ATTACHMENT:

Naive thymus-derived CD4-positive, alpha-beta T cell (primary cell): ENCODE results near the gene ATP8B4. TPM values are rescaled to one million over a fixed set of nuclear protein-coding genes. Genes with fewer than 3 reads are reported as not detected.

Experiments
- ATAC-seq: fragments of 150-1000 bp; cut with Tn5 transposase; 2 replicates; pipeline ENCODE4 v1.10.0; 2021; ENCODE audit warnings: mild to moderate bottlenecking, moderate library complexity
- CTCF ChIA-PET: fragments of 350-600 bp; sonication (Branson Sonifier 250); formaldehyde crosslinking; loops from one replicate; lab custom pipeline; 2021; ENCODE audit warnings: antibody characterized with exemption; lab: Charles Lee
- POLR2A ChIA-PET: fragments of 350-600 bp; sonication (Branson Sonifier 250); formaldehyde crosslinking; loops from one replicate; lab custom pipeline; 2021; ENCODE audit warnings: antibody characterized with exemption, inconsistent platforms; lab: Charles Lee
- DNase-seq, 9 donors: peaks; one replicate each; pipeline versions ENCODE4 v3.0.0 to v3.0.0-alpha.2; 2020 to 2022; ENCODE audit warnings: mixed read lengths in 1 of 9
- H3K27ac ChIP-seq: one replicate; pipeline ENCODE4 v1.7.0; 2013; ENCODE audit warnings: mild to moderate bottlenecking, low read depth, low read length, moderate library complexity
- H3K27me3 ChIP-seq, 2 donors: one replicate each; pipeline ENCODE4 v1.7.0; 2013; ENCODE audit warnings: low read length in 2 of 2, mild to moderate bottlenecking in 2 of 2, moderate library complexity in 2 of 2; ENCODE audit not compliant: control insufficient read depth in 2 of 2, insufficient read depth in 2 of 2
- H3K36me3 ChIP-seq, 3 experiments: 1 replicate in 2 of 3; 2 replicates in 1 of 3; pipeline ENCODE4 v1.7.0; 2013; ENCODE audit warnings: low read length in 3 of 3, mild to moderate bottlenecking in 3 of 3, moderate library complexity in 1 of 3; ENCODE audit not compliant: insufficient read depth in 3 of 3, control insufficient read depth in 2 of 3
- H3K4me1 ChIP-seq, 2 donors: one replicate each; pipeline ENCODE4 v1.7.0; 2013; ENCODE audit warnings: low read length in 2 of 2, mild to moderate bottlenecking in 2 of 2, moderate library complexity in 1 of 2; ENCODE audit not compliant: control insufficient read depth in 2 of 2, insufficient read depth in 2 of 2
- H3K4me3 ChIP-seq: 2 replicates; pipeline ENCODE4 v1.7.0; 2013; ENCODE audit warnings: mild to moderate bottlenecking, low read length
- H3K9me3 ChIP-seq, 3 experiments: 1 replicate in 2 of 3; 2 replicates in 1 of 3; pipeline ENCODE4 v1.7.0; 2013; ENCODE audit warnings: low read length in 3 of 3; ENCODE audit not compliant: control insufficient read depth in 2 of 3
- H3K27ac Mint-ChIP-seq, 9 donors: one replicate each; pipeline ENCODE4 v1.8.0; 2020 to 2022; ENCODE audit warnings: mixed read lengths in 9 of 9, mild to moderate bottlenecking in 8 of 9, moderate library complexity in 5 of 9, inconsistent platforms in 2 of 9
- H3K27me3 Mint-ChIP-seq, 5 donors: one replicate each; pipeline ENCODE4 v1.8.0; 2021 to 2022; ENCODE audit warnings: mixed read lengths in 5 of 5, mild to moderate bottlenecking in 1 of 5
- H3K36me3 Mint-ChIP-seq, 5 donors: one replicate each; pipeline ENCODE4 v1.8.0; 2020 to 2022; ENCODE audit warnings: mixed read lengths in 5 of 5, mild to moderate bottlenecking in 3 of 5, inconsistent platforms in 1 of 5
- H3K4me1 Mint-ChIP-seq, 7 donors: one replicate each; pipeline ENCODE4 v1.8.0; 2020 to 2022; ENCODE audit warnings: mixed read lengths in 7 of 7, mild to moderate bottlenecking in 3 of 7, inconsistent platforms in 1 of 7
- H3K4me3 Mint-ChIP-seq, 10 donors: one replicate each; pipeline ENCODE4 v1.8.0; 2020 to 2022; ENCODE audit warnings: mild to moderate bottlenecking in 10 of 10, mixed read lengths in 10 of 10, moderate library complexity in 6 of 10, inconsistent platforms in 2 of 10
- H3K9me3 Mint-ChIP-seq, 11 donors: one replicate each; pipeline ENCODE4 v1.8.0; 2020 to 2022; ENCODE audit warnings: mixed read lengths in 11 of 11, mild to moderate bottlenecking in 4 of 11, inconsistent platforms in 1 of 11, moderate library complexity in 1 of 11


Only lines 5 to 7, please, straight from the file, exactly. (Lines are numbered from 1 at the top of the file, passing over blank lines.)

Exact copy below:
- POLR2A ChIA-PET: fragments of 350-600 bp; sonication (Branson Sonifier 250); formaldehyde crosslinking; loops from one replicate; lab custom pipeline; 2021; ENCODE audit warnings: antibody characterized with exemption, inconsistent platforms; lab: Charles Lee
- DNase-seq, 9 donors: peaks; one replicate each; pipeline versions ENCODE4 v3.0.0 to v3.0.0-alpha.2; 2020 to 2022; ENCODE audit warnings: mixed read lengths in 1 of 9
- H3K27ac ChIP-seq: one replicate; pipeline ENCODE4 v1.7.0; 2013; ENCODE audit warnings: mild to moderate bottlenecking, low read depth, low read length, moderate library complexity